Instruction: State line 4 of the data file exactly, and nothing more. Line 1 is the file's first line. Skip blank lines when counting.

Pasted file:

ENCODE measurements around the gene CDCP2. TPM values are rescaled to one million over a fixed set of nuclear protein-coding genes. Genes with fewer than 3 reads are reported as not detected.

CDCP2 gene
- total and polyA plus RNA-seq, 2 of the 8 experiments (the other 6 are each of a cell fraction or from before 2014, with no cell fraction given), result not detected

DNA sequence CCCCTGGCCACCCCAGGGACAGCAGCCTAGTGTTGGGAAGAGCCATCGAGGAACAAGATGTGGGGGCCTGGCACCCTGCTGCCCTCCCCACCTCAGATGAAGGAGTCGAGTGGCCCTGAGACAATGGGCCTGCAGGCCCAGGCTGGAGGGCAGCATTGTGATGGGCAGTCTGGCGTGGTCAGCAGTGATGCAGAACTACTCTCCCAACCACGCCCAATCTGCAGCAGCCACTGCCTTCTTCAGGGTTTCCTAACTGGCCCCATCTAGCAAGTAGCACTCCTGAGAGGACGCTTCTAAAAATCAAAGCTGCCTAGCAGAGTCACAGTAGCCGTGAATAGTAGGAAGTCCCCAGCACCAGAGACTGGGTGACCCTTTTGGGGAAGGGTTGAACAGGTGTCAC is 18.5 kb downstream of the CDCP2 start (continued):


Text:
DNA sequence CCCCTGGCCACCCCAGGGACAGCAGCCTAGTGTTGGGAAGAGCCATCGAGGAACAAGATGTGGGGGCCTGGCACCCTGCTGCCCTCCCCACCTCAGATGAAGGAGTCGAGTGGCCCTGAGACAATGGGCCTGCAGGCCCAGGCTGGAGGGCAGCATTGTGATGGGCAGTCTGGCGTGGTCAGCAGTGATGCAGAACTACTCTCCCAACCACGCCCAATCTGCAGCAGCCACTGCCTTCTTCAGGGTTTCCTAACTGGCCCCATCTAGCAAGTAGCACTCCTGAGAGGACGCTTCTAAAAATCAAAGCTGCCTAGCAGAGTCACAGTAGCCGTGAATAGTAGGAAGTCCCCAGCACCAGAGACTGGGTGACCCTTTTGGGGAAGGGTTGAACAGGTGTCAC is 18.5 kb downstream of the CDCP2 start (continued):